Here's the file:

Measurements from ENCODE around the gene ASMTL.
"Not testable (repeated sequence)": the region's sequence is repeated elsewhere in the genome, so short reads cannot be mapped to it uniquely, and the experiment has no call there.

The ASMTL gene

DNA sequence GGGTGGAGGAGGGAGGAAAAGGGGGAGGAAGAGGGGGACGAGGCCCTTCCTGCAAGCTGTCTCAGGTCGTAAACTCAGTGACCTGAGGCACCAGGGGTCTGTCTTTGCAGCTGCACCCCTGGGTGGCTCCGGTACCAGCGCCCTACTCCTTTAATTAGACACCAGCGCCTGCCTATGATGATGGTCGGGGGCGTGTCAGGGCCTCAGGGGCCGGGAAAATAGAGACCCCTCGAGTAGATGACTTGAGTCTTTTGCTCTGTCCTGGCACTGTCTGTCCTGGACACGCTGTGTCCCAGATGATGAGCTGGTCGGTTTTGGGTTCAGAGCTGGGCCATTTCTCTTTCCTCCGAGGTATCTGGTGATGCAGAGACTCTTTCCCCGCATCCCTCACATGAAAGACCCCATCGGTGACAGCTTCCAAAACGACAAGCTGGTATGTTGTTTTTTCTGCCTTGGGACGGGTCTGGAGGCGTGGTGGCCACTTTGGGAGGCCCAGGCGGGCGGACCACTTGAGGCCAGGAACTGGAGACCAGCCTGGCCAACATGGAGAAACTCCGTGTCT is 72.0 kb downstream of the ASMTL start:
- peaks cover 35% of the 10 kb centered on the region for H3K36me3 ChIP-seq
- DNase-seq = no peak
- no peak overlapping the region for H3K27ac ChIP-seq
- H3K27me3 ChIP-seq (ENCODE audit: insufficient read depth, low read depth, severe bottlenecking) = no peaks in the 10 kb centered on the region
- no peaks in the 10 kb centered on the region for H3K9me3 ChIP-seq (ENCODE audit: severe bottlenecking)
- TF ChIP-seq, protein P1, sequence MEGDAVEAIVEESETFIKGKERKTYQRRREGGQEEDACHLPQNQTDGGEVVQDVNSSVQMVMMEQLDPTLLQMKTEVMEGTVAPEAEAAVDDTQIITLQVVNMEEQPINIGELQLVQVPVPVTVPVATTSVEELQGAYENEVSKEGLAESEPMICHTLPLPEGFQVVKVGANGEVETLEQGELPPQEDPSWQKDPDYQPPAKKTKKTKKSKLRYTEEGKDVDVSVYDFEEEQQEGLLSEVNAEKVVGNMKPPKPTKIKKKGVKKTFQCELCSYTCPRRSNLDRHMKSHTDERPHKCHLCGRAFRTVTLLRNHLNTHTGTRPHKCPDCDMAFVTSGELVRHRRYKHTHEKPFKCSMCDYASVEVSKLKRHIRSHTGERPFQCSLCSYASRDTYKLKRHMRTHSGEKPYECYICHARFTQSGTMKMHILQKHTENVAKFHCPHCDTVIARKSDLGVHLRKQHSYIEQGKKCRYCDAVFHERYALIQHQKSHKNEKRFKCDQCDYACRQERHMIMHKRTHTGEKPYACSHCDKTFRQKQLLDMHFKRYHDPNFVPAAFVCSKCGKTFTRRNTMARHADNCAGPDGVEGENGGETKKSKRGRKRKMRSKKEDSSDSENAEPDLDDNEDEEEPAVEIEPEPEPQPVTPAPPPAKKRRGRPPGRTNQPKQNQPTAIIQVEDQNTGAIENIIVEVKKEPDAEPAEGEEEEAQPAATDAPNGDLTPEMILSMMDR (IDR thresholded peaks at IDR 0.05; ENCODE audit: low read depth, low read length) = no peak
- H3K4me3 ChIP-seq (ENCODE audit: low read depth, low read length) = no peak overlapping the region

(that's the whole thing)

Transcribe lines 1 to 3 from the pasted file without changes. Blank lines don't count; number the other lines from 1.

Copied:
Measurements from ENCODE around the gene ASMTL.
"Not testable (repeated sequence)": the region's sequence is repeated elsewhere in the genome, so short reads cannot be mapped to it uniquely, and the experiment has no call there.

The ASMTL gene